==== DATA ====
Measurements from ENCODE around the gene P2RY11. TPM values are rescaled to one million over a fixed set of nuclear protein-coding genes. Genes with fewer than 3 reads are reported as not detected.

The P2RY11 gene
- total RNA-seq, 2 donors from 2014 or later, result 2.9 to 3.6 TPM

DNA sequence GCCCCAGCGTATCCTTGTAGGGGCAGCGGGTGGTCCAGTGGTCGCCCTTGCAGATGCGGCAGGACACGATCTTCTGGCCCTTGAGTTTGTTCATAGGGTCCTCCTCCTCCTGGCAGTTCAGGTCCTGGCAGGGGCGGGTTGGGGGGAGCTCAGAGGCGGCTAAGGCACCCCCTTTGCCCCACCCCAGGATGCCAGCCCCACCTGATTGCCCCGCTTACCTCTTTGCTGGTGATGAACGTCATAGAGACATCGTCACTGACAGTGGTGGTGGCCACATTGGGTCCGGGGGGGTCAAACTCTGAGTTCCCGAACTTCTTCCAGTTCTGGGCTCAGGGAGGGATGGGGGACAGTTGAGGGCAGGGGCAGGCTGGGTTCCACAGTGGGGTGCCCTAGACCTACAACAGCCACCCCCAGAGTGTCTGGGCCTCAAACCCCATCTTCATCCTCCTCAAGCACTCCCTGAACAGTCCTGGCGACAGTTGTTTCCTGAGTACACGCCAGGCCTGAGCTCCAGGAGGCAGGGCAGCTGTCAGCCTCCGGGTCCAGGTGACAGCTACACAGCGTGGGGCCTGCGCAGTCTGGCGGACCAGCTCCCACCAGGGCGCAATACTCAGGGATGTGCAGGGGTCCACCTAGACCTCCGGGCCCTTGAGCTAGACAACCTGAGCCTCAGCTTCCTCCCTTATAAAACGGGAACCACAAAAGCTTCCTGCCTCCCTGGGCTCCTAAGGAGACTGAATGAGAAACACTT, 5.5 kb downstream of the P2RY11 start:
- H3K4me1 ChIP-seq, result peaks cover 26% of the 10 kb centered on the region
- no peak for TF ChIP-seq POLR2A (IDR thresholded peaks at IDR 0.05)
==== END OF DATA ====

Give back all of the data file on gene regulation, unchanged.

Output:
Measurements from ENCODE around the gene P2RY11. TPM values are rescaled to one million over a fixed set of nuclear protein-coding genes. Genes with fewer than 3 reads are reported as not detected.

The P2RY11 gene
- total RNA-seq, 2 donors from 2014 or later, result 2.9 to 3.6 TPM

DNA sequence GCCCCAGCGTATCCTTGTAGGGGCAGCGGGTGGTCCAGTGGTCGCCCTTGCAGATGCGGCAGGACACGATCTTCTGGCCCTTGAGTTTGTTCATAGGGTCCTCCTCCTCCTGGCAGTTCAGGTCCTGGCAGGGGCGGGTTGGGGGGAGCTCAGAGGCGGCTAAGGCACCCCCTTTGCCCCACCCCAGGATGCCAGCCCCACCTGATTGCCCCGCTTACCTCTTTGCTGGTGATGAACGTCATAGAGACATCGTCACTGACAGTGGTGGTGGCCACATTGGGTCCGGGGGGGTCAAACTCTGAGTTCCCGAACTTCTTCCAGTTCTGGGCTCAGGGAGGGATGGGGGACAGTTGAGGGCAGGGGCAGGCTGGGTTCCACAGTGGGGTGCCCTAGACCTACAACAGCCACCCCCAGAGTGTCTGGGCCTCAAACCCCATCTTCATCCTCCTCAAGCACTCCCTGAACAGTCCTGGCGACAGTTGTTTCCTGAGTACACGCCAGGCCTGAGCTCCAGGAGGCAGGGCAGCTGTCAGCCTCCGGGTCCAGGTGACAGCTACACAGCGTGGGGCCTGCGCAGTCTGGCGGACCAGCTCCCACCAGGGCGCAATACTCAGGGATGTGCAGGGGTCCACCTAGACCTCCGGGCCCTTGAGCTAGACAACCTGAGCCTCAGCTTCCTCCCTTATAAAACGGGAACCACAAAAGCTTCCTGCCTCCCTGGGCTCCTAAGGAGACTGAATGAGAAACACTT, 5.5 kb downstream of the P2RY11 start:
- H3K4me1 ChIP-seq, result peaks cover 26% of the 10 kb centered on the region
- no peak for TF ChIP-seq POLR2A (IDR thresholded peaks at IDR 0.05)